Synopsis: In this Techstrong AI video, Nicholas Mattei, professor of computer science for Tulane University, explains the limits of the inductive reasoning that generative artificial intelligence (AI) applications depend on.

In this interview, Mike Vizard discusses with Dr. Nicholas Mattei, a professor of computer science at Tulane University, the foundational role of inductive reasoning in artificial intelligence (AI). They explore how current generative AI platforms are built on principles of machine learning that have existed since the 1950s and 1960s. Dr. Mattei explains that these models learn from past data to make predictions, but this reliance on historical data can lead to ethical issues, as the models might perpetuate past biases. He emphasizes that while these techniques are not new, the increased computing power and data availability have amplified their capabilities. However, the inherent limitations and potential flaws in using past data to predict future outcomes remain a critical concern.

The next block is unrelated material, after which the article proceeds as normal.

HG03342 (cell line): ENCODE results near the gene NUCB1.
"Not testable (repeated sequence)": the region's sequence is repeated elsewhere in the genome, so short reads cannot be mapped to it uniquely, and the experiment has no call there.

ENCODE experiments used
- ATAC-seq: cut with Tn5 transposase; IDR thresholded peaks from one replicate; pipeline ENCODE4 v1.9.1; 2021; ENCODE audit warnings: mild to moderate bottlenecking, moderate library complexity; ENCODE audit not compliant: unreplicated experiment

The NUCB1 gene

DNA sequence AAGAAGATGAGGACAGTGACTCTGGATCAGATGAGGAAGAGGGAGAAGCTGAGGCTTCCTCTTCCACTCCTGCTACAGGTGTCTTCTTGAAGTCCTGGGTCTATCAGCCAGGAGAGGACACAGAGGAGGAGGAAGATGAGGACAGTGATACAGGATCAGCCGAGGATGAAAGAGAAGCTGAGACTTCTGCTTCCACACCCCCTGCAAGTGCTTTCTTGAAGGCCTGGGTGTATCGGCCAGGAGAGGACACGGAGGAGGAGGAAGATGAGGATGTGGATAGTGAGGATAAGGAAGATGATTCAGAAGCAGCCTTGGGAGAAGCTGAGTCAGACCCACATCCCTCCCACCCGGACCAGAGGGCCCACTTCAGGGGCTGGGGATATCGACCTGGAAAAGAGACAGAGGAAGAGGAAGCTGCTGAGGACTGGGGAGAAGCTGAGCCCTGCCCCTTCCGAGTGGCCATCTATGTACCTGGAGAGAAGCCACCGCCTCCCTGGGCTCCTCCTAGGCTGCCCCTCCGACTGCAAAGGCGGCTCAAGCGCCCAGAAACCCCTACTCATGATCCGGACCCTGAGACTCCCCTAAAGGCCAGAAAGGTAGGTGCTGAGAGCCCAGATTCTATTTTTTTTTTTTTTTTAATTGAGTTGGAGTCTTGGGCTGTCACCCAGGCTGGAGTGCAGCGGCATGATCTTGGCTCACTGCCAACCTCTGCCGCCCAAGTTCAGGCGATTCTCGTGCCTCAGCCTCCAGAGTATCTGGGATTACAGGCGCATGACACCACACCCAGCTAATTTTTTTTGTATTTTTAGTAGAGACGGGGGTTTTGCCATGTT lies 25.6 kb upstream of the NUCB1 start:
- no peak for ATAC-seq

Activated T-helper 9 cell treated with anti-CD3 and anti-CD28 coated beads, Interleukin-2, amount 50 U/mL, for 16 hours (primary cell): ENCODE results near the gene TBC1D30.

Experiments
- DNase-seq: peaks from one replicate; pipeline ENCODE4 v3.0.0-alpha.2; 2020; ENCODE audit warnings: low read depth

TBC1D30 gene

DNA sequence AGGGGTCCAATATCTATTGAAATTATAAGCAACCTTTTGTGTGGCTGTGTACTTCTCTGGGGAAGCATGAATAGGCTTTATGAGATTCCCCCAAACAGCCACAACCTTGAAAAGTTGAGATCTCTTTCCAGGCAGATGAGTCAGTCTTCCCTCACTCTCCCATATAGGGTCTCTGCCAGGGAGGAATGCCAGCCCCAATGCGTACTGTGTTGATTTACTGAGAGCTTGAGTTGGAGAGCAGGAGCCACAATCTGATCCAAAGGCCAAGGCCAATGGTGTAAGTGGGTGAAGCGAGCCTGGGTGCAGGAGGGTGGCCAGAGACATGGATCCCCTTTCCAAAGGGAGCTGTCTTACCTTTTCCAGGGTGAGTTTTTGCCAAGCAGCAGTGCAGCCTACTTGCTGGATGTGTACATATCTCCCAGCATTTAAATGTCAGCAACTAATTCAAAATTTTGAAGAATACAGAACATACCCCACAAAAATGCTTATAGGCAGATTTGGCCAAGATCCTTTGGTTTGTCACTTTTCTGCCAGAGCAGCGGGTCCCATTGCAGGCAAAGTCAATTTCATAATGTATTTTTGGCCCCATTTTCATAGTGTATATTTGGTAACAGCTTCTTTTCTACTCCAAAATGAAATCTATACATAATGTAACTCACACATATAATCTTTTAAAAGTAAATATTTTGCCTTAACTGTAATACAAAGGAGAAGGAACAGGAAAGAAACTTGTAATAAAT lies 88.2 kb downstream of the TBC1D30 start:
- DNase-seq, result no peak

Mike and Nicholas further discuss the probabilistic nature of AI models and the challenges of applying them to deterministic problems. Dr. Mattei notes that machine learning models, including large language models, can be noisy and are best suited for low-stakes decisions where errors are not costly, such as content recommendations on streaming platforms. He highlights the importance of integrating more structured data and traditional AI techniques to improve the reliability of these systems, particularly in high-stakes decisions like credit eligibility or hiring. The conversation also touches on data security and the need for regulatory frameworks to manage the use of personal data and provide recourse for algorithmic decisions. Dr. Mattei suggests that while the AI models themselves might not need strict regulation, the data inputs and outputs, along with users’ rights, should be closely monitored and governed.